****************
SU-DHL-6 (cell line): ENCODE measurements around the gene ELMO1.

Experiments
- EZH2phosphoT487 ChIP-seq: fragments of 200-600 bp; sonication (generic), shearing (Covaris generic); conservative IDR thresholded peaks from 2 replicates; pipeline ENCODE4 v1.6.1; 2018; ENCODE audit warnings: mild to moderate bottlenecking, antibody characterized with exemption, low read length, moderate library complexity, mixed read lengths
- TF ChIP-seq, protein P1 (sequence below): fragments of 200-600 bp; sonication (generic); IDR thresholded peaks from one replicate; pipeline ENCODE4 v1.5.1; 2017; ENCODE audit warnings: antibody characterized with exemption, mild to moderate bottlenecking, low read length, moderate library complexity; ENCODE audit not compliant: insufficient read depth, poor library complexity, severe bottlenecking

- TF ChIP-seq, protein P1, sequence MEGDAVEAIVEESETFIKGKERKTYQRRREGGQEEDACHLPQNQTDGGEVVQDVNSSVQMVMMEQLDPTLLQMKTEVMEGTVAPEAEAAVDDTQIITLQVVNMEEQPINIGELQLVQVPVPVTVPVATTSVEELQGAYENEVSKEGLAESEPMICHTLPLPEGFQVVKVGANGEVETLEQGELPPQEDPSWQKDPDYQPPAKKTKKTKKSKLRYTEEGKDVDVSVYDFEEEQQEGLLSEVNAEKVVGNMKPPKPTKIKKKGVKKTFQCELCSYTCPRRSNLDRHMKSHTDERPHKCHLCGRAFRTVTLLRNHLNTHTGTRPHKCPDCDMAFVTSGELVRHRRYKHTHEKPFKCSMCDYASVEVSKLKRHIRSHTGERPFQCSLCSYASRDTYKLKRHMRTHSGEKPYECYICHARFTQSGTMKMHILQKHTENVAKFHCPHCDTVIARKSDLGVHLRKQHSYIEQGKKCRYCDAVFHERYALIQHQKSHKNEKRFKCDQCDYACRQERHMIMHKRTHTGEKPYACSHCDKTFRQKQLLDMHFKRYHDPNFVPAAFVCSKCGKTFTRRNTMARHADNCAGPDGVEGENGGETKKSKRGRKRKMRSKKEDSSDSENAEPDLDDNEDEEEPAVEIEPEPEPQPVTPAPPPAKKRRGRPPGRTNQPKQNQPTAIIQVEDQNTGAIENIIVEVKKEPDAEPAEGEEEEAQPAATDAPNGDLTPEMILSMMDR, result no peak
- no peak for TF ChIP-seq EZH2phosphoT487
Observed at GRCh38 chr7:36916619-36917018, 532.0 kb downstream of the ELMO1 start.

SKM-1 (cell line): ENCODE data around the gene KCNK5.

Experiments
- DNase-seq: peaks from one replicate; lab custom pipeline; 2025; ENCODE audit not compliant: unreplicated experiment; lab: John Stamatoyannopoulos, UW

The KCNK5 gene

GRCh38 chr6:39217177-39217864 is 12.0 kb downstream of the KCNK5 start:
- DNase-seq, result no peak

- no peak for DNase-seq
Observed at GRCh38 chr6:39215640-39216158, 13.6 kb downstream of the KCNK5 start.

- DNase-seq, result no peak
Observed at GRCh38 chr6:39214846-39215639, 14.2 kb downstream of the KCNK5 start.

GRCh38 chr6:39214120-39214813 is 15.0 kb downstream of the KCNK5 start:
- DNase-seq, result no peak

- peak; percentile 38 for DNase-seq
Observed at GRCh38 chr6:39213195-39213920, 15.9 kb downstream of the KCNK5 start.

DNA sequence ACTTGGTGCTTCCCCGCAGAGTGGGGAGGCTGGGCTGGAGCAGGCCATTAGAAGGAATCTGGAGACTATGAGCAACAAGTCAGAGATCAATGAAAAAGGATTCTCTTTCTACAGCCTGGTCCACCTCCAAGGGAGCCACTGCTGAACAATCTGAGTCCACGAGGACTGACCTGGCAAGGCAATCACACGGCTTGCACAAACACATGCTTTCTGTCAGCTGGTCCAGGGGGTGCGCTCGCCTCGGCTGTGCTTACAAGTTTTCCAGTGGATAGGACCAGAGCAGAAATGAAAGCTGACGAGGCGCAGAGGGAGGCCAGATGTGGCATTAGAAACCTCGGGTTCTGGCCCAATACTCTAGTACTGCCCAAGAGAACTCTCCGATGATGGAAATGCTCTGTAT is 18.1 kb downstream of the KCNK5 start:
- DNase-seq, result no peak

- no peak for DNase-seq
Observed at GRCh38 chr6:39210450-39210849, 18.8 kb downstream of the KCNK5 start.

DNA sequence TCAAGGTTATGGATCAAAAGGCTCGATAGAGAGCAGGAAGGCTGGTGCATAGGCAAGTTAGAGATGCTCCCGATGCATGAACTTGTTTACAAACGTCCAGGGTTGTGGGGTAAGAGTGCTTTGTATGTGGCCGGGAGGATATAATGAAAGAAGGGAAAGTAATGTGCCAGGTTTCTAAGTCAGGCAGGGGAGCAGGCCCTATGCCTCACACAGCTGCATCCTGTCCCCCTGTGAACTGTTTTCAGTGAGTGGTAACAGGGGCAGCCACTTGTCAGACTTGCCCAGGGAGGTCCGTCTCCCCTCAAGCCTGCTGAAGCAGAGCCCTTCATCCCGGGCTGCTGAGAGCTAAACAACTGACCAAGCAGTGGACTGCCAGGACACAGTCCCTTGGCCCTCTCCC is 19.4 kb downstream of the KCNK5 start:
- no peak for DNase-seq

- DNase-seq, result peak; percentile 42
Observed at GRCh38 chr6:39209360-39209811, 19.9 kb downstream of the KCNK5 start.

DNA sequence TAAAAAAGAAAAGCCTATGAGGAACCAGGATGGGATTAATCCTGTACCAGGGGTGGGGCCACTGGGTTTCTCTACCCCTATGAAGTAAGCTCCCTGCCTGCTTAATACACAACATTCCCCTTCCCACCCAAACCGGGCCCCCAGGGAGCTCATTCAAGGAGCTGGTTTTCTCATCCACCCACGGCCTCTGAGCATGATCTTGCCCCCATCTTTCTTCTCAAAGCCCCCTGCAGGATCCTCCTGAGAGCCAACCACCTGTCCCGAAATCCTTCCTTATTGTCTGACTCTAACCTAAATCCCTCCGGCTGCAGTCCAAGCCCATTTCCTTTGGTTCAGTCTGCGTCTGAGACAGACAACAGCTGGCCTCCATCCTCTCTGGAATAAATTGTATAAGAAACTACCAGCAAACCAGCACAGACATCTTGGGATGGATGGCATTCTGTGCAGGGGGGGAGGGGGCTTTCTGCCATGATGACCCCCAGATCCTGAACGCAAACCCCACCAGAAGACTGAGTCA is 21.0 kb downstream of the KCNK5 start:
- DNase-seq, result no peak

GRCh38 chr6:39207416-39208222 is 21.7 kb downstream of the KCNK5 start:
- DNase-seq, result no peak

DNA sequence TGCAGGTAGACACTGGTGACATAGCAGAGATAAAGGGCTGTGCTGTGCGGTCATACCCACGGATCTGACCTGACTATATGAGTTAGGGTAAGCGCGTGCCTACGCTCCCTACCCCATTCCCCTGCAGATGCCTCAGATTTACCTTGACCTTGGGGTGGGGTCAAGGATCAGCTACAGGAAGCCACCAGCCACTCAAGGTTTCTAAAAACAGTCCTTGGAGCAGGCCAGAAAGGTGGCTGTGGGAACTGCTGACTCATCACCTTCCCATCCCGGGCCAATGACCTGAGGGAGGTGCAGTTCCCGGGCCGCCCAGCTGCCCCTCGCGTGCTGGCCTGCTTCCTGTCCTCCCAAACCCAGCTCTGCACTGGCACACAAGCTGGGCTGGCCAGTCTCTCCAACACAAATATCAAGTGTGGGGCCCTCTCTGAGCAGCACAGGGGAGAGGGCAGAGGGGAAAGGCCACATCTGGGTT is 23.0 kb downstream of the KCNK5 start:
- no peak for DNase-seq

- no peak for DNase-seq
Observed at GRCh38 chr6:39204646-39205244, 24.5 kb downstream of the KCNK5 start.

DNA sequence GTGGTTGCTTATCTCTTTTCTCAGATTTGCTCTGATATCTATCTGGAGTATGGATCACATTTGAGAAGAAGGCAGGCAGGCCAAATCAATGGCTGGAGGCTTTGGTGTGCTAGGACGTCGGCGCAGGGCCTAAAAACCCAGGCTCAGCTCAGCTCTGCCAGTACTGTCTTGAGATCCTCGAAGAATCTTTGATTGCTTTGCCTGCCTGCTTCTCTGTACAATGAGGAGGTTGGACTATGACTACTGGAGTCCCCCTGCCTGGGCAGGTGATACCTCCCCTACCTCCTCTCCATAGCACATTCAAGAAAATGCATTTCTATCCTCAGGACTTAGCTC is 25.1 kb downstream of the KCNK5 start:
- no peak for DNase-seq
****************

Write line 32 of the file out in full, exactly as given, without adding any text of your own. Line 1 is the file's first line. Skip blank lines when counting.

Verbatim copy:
GRCh38 chr6:39207416-39208222 is 21.7 kb downstream of the KCNK5 start: